§ Mr. Robin F. Cook [by Private Notice] asked the Secretary of State for Scotland if he will make a statement on the fire tragedy on Tuesday 21st May in a disused local authority office in Edinburgh involving the loss of life of five elderly residents.
§ The Secretary of State for Scotland (Mr. William Ross)
At 3.17 am on Tuesday 21st May the fire brigade received a call to a fire which had broken out at the junction of Castle Terrace and Cambridge Street, Edinburgh in a building belonging to the corporation. Part of this building was empty and had until recently been used as offices for the Social Work Department. The upper floors were in use as flats. The fire spread through the building, destroying the main staircase, and through to the back staircases trapping people on the third and fourth floors. I regret to say that five people died—three women and two men.
The fire brigade arrived within two minutes of receiving the call, but by this time the building was well alight. The first attendance was by three appliances, and ultimately there were seven pumps, two turntable ladders, two pump escapes, a snorkel, an emergency tender and a control unit. The fire was brought under control at 4.47 am.
A full report on the incident is not yet available, but a report is being submitted to the Procurator-Fiscal. My right hon. and learned Friend the Lord Advocate is considering whether a public inquiry should be held under the Fatal Accidents and Sudden Deaths Inquiries (Scotland) Acts 1895 to 1906. I am sure that the House will wish to express its sympathy with all of those who have been bereaved.
§ Mr. Cook
I thank my right hon. Friend for his reply. I join him in expressing sympathy with the friends and relatives of those who died in the blaze. I also pay tribute to the firemen who fought the blaze, who showed great courage in trying to effect a rescue as long as there was any hope. I am sure that my right hon. Friend will agree that there must be a full and public inquiry into how the disaster occurred in what was a publicly-owned building.
Is my right hon. Friend aware that the fire precaution arrangements on the first three floors of the building, which were in office use, were regularly inspected whereas the top floor, because it was in residential use, was apparently exempt from such inspection? In the light of this tragedy, will my right hon. Friend look at the fire regulations of office premises and consider extending them to cover isolated residents living above office premises? Many thousands of residents in our major cities live above offices which are empty for two-thirds of the day.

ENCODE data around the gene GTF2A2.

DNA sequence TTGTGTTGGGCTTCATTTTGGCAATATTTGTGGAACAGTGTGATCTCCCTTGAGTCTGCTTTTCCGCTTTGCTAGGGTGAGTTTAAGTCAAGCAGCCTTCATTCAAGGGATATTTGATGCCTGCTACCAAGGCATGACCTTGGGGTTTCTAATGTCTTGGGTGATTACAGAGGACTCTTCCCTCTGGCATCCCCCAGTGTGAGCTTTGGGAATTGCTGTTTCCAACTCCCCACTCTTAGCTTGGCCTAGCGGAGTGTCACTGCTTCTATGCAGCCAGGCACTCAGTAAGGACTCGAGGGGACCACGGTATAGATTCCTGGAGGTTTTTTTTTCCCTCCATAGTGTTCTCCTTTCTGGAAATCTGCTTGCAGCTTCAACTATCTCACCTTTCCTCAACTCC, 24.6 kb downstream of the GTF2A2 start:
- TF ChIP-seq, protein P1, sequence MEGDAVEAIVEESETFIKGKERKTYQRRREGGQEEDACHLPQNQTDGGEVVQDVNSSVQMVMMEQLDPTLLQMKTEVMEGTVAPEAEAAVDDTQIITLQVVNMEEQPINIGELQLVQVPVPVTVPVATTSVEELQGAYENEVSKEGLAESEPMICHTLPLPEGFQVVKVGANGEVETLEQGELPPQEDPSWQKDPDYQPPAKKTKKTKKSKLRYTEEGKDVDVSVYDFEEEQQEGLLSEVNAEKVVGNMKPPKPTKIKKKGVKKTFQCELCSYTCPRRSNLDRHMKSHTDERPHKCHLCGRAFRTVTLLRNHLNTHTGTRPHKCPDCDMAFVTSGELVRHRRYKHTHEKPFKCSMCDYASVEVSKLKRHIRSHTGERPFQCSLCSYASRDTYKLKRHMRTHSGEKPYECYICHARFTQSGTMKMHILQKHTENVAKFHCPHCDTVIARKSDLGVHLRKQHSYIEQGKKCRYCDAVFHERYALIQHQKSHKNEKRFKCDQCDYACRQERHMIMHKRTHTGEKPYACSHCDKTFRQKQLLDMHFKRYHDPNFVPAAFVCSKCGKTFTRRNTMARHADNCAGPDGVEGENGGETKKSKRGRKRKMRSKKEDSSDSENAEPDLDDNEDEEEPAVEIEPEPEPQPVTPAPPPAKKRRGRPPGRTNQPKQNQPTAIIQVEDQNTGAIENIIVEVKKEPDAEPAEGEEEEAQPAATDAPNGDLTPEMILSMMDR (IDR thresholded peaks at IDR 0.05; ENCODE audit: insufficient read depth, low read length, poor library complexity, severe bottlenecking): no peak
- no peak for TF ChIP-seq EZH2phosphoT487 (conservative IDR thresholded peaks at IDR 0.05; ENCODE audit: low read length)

§ Mr. Ross
I understand that this is the kind of case for which fatal accident inquiries are normally ordered by the Lord Advocate. My hon. Friend has said that the building concerned was publicly owned. It is regrettable, no matter who owns the building, that a fire of this kind should end in such tragedy. I am glad that my hon. Friend has brought out the fact that there was regular inspection of the offices. I think that it was in March of last year that the inspectorate visited these offices and issued a certificate. Residential property, apart from new property covered by the building regulations, which are my concern, is not covered by the fire regulations. This is a matter which might be relevant for any inquiry that takes place.
§ Mr. Monro
On behalf of my right hon. and hon. Friends, I express sympathy with the relatives of the victims involved in this tragic fire. Is the right hon. Gentleman aware that we are concerned about the mounting number of fatal fires in Glasgow and now in Edinburgh? Will he indicate whether the fire authorities are doing everything possible to publicise 378 the necessity for adequate fire precautions? Will he assure the House that he will report the findings of any inquiry that is set up?
§ Mr. Ross
Such inquiries are held in public and so the findings will be well known. If any special report is found to be necessary following the inquiry I shall be pleased to give it to the House. I welcome the statements that have been made from both sides relating to the efficiency of the fire service. No one was more distressed than the members of the fire service, they having been on the spot so quickly after receiving the call, that they were not able to effect a rescue. I know that the fire authorities, as a result of previous fires in residential acommodation—for example, the Maryhill fire involved residential accommodation above commercial premises, although the circumstances were slightly different—have been paying attention to the matter of getting people to be fire conscious.
§ Dr. M. S. Miller
An increasing number of fires have occurred in recent years in various parts of Scotland. Have my right hon. Friend's advisers on these matters given consideration to the basic cause of these fires? Has his attention been drawn to the distinct possibility that the great increase in the use of all kinds of electrical appliances might be the root cause of fires of this description because of inadequate wiring and the inadequate inspection of wiring?
§ Mr. Ancram
The right hon. Gentleman has referred to the Maryhill fire disaster which started in a shop which at the time was not being used. The shop was empty at night. Is he prepared to consider fire detection devices as well as fire precaution? It appears in both cases that lives were lost because the fires took some time to be discovered.